Fetal Heart Detector / Doppler Use

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How do I use my fetal doppler?
The best way to begin an exam is to be lying down exposing the abdomen, although it may be possible to find the heart rate in a sitting or standing position. Apply a generous amount of ultrasound gel to the fetal Doppler probe. Early in pregnancy the best technique is to begin with the transducer (probe) on the midline of the abdomen (above the pubic line) aiming downward behind the pubic bone. The probe should then be angled slowly in search for the fetal heart rate. Be patient, early in pregnancy the size of the fetal heart is so small and the sound so faint it can be very easy to pass over and miss the sounds. A full bladder can make it easier to find the heartbeat. Try to keep from dragging the probe around as it will only increase static and make it more difficult to find the heartbeat.

When can I start using a fetal doppler?
In some woman the fetal heart can be detected as early as 8-12 weeks. The fetal heartbeat should be audible 95% of the time in 12-week pregnancies, and nearly 100% of the time after 14 weeks. Earlier in pregnancy, between 8-12 weeks, your success in finding the heart rate can have to do with the quality of your device. Fetal dopplers that employ a 2 mghz probe tend to pick up the fetal heart rate earlier than 3 mghz fetal dopplers as they have a more defined beam which penetrates deeper (3-5cm compared to 1-2cm). An important note is to remember that everyone is different, so not finding your baby's heartbeat early isn't a reason for concern. If you have concerns about your pregnancy you should contact your healthcare provider. Like the numbers above reflect nearly 100% of woman are able to hear the fetal heartbeat from the 14th week.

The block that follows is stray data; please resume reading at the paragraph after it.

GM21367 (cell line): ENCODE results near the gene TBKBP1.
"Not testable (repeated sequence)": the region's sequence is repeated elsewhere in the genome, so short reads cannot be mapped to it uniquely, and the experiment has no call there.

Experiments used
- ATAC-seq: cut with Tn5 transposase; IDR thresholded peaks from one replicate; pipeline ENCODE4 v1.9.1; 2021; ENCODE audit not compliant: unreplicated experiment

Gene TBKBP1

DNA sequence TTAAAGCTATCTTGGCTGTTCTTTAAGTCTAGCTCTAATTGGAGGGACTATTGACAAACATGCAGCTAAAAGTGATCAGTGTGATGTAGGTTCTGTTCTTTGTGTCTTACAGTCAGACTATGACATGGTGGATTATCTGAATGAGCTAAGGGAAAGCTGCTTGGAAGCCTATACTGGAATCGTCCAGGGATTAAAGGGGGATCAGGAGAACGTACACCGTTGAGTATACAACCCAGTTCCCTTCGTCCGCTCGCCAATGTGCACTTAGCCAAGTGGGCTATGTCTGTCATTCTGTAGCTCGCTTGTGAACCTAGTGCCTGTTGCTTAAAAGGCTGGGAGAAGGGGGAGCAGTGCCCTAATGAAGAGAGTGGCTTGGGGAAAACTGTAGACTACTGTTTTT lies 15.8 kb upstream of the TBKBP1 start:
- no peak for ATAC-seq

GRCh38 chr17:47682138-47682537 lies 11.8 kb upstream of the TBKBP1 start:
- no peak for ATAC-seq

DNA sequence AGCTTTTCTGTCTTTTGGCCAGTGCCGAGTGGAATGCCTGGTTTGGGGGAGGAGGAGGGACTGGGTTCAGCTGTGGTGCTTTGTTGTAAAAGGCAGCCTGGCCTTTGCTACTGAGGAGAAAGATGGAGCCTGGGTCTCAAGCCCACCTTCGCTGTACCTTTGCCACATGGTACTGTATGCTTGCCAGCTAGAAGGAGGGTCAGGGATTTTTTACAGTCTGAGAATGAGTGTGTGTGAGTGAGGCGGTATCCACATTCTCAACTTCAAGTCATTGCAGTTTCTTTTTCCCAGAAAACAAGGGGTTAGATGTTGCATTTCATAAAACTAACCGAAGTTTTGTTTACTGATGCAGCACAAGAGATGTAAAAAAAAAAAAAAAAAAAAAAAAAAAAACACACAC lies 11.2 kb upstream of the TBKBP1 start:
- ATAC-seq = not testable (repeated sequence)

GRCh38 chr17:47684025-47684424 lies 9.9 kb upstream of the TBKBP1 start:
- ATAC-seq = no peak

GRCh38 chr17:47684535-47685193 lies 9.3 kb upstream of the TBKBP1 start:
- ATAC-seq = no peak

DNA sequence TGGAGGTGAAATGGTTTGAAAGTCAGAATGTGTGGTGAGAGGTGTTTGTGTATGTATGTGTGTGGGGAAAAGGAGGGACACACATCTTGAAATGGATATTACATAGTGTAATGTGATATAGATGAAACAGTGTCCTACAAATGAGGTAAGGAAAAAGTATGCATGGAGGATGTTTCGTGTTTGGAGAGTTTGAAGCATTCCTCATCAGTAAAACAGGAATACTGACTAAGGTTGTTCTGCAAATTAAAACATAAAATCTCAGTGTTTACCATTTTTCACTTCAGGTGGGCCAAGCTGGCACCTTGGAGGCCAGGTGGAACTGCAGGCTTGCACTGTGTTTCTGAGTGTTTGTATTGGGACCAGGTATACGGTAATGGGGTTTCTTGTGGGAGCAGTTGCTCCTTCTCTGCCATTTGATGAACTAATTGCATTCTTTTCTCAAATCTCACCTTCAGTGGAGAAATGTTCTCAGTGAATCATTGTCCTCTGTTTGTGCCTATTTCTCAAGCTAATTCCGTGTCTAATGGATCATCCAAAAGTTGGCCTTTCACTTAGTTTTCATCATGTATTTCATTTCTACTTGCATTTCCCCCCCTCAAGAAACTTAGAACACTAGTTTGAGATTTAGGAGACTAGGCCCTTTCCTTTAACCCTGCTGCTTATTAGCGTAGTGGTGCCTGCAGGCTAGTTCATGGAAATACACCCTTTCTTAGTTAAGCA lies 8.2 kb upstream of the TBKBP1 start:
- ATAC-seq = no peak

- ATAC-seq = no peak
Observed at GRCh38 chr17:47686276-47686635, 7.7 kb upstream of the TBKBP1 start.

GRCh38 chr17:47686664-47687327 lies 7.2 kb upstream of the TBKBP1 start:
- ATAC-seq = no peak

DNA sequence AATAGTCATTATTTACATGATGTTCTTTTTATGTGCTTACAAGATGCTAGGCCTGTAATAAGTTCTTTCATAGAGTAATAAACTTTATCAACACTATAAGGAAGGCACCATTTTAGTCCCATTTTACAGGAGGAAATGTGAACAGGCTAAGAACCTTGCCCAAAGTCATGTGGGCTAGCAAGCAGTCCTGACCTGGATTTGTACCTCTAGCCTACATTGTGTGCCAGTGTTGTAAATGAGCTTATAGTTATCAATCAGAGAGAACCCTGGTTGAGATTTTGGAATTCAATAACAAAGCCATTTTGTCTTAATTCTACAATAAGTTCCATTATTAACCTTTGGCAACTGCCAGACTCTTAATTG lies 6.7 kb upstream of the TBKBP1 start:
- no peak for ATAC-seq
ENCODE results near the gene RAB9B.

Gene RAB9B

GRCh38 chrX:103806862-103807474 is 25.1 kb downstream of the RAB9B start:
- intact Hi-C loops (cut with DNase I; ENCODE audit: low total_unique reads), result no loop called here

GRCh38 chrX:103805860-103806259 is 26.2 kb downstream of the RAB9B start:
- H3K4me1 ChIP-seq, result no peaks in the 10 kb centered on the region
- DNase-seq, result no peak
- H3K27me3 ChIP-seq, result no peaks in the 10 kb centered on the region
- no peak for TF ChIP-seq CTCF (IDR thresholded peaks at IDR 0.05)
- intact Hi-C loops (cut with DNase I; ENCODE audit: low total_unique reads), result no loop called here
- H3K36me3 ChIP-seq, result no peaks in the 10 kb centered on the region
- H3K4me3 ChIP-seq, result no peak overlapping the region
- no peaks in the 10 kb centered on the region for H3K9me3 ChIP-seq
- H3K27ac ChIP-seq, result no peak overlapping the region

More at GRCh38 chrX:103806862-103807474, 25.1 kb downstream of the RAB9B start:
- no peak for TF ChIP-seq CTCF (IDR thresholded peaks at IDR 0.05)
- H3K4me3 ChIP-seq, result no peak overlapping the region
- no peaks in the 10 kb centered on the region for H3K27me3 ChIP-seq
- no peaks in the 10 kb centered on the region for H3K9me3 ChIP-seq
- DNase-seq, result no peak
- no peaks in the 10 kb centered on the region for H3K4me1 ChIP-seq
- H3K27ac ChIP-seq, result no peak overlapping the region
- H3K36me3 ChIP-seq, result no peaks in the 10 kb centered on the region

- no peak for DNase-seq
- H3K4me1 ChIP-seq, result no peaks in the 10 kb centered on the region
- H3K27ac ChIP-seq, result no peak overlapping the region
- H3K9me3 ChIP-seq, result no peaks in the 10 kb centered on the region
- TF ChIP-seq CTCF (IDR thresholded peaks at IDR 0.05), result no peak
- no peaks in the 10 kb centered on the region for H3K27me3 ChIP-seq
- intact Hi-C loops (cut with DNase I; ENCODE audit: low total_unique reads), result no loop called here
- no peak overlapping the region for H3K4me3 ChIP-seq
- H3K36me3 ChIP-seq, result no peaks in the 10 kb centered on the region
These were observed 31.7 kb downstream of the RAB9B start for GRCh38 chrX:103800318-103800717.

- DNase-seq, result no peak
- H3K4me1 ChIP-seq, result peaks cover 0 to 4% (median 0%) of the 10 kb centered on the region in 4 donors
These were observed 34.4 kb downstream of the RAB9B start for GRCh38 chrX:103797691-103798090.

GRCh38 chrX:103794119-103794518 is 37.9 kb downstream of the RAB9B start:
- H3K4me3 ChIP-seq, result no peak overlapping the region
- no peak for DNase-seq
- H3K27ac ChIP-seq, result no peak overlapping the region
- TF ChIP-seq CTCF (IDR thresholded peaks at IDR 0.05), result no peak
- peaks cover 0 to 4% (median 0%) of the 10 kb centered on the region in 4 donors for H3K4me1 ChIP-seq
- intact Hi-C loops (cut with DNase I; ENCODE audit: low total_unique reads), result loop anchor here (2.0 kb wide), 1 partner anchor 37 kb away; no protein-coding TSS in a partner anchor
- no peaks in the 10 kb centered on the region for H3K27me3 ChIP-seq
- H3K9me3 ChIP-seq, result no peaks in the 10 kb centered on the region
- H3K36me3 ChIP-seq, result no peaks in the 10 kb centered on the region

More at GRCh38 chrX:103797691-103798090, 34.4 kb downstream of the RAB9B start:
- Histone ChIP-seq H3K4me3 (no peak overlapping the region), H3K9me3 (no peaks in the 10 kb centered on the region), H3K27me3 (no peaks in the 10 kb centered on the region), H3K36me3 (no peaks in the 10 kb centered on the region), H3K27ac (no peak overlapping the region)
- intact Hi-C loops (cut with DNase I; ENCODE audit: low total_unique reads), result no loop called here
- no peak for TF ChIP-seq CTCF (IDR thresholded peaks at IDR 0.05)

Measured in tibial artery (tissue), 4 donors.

How often can I use my fetal doppler?
There is no scientific research available to suggest that ultrasound is unsafe. In 2002, the British Medical Ultrasound Society issued a statement confirming that there has never been any evidence of harm resulting from the use of ultrasound in pregnancy. However, the technology behind ultrasound scanning is complicated, and it's important to remember that this research was based on the work of health professionals who have training and guidance for its use. While there is no evidence as yet that dopplers are harmful in any way, there is also no research available to show the effects of a mother using a Doppler to listen to her baby two or three times a day throughout pregnancy. As a general rule an exam with a fetal doppler should never last longer than 10 minutes. If you don't find the heartbeat in this period of time, take a break. If you’re concerned contact your health care provider. If not, try again in a few days.

How do I know I'm hearing my baby's heartbeat and not mine?
The easiest and most conclusive way to decipher your heartbeat from your baby's is by the heart rate or BPM (beats per minute). Your baby's heart rate will be between 120 & 180 BPM. This is considered the normal range of a fetal heart rate. Conversely, your heart rate will be much less 60-100 BPM. Early in pregnancy its normal for the fetal heart rate to vary within a reasonable range. As your pregnancy progresses and your baby grows the heart rate will become more static. Also be aware that like adults your baby's heart rate will vary depending on activity level. If you have further questions or concerns about your baby's heart rate contact your health care provider.

Why do I need ultrasound gel?
Ultrasound gel is imperative when doing and exam with a fetal doppler. Ultrasound gel is specially formulated to act as a coupling agent and reduce static that is often caused when using a fetal doppler. To get optimal use and sound out of a fetal doppler monitor use plenty of gel. Do not use coloured gels or lotions. Any oil based substance used with a fetal doppler will cause excess static and can damage the doppler probe. Since the probe is one of the most integral parts of the doppler system they can run upwards of $300 to replace. Use only ultrasound gel.

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